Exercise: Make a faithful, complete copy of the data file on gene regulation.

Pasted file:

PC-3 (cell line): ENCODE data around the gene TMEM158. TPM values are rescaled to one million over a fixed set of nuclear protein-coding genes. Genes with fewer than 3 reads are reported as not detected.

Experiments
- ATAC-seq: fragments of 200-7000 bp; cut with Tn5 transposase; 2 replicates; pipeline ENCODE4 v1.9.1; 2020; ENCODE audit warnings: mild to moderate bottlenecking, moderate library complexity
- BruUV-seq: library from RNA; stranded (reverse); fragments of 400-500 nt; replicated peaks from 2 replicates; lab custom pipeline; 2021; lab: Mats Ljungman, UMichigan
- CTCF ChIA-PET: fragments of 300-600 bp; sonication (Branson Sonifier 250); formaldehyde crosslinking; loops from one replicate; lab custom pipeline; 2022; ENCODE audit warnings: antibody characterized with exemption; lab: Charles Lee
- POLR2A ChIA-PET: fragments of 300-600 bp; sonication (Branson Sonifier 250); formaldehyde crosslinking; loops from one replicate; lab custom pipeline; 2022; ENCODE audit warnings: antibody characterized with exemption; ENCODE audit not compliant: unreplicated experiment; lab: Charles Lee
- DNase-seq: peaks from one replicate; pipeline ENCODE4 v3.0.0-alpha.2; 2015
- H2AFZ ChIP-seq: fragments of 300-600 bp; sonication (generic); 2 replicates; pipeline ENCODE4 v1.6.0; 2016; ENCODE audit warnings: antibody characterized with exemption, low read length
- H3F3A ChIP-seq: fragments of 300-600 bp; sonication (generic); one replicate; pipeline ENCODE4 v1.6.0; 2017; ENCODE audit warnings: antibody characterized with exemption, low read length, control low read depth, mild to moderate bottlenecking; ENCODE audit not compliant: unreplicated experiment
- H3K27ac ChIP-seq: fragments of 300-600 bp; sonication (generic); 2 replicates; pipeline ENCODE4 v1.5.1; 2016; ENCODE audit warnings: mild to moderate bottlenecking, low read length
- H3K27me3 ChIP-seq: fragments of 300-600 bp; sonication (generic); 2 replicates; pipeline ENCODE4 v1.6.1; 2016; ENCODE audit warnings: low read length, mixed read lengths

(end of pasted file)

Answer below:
PC-3 (cell line): ENCODE data around the gene TMEM158. TPM values are rescaled to one million over a fixed set of nuclear protein-coding genes. Genes with fewer than 3 reads are reported as not detected.

Experiments
- ATAC-seq: fragments of 200-7000 bp; cut with Tn5 transposase; 2 replicates; pipeline ENCODE4 v1.9.1; 2020; ENCODE audit warnings: mild to moderate bottlenecking, moderate library complexity
- BruUV-seq: library from RNA; stranded (reverse); fragments of 400-500 nt; replicated peaks from 2 replicates; lab custom pipeline; 2021; lab: Mats Ljungman, UMichigan
- CTCF ChIA-PET: fragments of 300-600 bp; sonication (Branson Sonifier 250); formaldehyde crosslinking; loops from one replicate; lab custom pipeline; 2022; ENCODE audit warnings: antibody characterized with exemption; lab: Charles Lee
- POLR2A ChIA-PET: fragments of 300-600 bp; sonication (Branson Sonifier 250); formaldehyde crosslinking; loops from one replicate; lab custom pipeline; 2022; ENCODE audit warnings: antibody characterized with exemption; ENCODE audit not compliant: unreplicated experiment; lab: Charles Lee
- DNase-seq: peaks from one replicate; pipeline ENCODE4 v3.0.0-alpha.2; 2015
- H2AFZ ChIP-seq: fragments of 300-600 bp; sonication (generic); 2 replicates; pipeline ENCODE4 v1.6.0; 2016; ENCODE audit warnings: antibody characterized with exemption, low read length
- H3F3A ChIP-seq: fragments of 300-600 bp; sonication (generic); one replicate; pipeline ENCODE4 v1.6.0; 2017; ENCODE audit warnings: antibody characterized with exemption, low read length, control low read depth, mild to moderate bottlenecking; ENCODE audit not compliant: unreplicated experiment
- H3K27ac ChIP-seq: fragments of 300-600 bp; sonication (generic); 2 replicates; pipeline ENCODE4 v1.5.1; 2016; ENCODE audit warnings: mild to moderate bottlenecking, low read length
- H3K27me3 ChIP-seq: fragments of 300-600 bp; sonication (generic); 2 replicates; pipeline ENCODE4 v1.6.1; 2016; ENCODE audit warnings: low read length, mixed read lengths